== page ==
We reported earlier this year that President Trump issued executive orders to lower prescription drug prices under Medicare by linking them to rates paid in other countries and allowing Americans to buy medication imported from Canada.
Officials in Canada said at that time that this would not be an effective approach to reducing drug prices in the U.S. since the Canadian market is small, representing only 2% of global pharmaceutical sales, compared to 44% south of the border.
Now, the government of Canada is banning drug manufacturers and distributors from shipping any Canadian drugs that might be at risk of shortage to the United States.
The order is a direct response to the President’s efforts to greenlight the importation of drugs from Canada.
“Our health care system is a symbol of our national identity and we are committed to defending it. The actions we are taking today will help protect Canadians’ access to the medication they rely on,” said Patty Hajdu, Canada’s minister of health.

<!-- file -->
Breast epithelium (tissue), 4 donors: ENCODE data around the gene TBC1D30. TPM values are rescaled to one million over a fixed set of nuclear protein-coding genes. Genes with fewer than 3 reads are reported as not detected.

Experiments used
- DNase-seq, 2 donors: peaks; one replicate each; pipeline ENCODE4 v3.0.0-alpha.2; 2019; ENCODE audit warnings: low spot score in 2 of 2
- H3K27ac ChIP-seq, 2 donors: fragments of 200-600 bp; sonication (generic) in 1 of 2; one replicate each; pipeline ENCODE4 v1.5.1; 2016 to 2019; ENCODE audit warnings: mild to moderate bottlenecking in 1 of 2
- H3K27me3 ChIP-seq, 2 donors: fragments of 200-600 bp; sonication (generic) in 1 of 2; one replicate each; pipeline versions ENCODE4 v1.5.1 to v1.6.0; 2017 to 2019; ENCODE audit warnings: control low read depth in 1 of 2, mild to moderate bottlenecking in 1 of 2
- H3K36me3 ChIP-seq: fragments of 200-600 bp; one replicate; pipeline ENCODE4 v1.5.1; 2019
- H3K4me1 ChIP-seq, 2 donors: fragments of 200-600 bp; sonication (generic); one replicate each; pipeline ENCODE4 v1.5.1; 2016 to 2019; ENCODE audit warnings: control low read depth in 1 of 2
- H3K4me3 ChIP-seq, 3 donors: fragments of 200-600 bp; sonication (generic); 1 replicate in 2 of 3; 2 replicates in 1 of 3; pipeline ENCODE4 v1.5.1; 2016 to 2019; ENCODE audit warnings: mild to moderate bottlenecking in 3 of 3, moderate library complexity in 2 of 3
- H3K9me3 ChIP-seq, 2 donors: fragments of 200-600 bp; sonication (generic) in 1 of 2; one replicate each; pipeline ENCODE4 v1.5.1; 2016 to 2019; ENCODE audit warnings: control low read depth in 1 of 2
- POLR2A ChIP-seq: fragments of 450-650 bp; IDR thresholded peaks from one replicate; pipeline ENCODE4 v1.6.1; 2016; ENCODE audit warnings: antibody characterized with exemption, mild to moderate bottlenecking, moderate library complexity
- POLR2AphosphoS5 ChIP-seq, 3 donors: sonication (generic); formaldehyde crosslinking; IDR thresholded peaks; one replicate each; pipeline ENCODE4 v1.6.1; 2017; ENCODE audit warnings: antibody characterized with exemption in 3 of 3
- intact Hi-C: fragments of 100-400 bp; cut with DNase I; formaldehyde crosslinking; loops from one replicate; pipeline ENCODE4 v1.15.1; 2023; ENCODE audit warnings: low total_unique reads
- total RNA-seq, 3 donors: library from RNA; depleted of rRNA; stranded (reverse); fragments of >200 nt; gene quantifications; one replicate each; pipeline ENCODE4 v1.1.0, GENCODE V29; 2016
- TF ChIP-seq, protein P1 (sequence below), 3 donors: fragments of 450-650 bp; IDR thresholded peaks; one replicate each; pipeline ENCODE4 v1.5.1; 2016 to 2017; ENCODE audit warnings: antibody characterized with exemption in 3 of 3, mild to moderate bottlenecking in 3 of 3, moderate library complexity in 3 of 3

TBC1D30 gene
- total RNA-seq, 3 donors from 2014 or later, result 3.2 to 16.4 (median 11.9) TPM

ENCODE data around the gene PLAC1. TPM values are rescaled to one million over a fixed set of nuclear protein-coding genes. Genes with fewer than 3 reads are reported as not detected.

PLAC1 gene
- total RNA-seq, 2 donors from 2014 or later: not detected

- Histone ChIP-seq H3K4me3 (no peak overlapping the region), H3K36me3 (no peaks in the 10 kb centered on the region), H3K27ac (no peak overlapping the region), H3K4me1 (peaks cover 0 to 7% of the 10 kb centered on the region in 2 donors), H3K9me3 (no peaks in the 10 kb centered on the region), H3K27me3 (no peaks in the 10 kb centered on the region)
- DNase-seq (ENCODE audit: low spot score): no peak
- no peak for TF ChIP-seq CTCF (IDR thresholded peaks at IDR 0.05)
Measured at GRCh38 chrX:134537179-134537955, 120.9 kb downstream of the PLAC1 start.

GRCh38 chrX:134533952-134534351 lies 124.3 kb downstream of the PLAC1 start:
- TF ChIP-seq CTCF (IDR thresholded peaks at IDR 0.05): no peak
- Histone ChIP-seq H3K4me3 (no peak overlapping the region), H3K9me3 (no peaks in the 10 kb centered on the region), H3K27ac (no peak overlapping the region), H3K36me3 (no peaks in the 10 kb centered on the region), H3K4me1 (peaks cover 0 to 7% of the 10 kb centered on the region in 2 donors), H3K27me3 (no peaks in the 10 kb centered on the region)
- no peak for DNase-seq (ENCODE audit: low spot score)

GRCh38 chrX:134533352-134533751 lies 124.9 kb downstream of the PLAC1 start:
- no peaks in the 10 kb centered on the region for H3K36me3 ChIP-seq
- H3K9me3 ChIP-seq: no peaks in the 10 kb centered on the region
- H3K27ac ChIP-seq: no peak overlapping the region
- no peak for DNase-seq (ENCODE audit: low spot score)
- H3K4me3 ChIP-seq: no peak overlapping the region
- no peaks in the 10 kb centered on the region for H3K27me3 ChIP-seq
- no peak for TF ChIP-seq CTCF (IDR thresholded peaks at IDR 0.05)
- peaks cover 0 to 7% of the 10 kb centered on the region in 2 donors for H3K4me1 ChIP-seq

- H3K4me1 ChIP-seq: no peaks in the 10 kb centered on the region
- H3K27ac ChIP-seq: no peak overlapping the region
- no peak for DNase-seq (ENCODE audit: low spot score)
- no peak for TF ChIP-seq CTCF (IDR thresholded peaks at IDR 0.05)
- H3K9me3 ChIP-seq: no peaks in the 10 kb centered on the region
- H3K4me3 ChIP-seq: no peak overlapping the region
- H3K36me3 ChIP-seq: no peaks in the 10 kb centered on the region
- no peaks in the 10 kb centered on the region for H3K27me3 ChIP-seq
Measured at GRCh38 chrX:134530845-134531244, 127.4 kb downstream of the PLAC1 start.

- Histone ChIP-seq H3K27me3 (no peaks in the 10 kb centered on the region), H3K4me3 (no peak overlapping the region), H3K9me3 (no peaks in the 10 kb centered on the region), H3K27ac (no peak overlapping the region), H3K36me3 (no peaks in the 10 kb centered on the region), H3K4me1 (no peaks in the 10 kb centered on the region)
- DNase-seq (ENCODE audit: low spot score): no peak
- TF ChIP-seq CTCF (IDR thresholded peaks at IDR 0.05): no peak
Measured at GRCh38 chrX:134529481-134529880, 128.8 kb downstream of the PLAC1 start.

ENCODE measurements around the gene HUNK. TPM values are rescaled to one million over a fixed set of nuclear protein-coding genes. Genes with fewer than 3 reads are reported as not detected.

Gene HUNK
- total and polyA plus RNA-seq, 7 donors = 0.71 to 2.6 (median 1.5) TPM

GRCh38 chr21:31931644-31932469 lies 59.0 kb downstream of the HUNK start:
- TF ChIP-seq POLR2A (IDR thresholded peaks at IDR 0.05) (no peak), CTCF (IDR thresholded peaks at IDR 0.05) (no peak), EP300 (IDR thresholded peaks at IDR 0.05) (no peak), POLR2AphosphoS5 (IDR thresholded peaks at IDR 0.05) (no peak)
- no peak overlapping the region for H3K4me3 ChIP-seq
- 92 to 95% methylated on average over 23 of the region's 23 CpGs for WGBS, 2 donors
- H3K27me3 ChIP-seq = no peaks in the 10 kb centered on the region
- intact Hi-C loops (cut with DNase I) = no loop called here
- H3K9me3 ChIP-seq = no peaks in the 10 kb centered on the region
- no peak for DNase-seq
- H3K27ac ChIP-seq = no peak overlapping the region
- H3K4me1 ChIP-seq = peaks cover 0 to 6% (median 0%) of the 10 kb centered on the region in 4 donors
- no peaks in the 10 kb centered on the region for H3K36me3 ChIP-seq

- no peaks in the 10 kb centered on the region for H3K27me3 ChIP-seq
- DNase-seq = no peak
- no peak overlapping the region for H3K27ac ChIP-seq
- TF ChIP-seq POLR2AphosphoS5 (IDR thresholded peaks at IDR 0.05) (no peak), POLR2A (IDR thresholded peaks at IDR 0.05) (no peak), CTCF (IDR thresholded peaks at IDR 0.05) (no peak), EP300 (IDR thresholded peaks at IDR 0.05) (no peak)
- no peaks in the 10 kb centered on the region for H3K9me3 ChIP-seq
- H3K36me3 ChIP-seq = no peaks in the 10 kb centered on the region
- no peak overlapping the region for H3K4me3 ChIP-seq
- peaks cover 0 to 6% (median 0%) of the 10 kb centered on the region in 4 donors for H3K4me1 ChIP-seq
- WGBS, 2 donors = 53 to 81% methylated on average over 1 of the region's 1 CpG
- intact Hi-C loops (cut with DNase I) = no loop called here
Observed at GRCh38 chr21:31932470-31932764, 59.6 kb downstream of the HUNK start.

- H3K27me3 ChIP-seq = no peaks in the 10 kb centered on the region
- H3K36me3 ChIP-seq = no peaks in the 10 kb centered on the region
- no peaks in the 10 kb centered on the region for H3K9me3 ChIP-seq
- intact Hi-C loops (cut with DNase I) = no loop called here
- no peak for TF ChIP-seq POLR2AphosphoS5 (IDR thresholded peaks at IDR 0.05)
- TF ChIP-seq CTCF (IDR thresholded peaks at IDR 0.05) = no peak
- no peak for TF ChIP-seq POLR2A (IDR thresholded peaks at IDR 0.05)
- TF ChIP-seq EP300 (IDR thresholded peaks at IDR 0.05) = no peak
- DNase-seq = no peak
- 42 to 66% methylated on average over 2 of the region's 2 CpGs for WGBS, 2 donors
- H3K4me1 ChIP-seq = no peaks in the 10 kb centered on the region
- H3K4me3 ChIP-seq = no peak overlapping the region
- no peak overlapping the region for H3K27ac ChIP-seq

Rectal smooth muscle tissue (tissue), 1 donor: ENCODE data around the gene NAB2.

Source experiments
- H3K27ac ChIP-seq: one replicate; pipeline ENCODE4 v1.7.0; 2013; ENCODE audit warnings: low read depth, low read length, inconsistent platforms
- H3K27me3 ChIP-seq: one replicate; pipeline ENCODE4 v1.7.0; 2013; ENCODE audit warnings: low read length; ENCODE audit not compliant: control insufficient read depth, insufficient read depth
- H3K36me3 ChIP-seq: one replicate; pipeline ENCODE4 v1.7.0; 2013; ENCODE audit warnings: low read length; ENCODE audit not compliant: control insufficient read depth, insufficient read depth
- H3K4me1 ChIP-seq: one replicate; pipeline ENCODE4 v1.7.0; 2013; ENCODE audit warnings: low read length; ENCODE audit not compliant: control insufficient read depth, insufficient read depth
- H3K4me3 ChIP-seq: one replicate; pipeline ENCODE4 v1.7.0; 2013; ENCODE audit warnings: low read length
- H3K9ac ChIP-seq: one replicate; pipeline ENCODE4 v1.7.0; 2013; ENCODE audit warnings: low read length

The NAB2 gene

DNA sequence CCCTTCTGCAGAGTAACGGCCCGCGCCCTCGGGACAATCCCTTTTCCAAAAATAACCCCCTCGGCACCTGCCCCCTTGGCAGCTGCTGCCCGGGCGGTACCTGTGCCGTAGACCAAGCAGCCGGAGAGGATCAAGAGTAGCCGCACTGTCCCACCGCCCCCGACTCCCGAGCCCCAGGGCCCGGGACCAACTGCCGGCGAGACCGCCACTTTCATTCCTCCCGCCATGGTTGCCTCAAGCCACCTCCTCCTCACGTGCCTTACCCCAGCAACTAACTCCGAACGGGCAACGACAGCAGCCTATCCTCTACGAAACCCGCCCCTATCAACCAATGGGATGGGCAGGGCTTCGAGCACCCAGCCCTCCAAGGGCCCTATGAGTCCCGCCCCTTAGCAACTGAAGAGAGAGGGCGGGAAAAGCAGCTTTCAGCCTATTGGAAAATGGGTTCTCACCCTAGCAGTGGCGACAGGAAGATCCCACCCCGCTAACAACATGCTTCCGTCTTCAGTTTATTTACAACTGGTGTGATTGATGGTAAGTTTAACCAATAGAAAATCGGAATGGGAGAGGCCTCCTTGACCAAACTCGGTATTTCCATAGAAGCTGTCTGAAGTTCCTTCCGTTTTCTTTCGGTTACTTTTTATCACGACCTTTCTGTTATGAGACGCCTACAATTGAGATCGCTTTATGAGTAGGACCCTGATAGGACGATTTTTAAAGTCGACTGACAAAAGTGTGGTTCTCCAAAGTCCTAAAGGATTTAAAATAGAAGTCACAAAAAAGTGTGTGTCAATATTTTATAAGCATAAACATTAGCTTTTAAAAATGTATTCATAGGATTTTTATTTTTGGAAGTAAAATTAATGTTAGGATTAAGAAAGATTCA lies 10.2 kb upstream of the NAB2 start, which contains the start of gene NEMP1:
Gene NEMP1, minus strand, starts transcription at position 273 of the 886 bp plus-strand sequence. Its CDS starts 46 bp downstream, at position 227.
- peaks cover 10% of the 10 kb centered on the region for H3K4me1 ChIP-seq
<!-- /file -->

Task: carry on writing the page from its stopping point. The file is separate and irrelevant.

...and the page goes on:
Canada’s order will not prevent Americans from crossing the border to buy cheaper drugs; it doesn’t affect sales made by brick and mortar pharmacies, according to a fact sheet released by the Canadian government.
Where this leaves the President’s policy at this point is not clear, but it is highly unlikely the program will be able to move forward while Trump is still in office. Whether President Biden will withdraw the plan or seek to modify it through negotiations with Canada remains to be seen.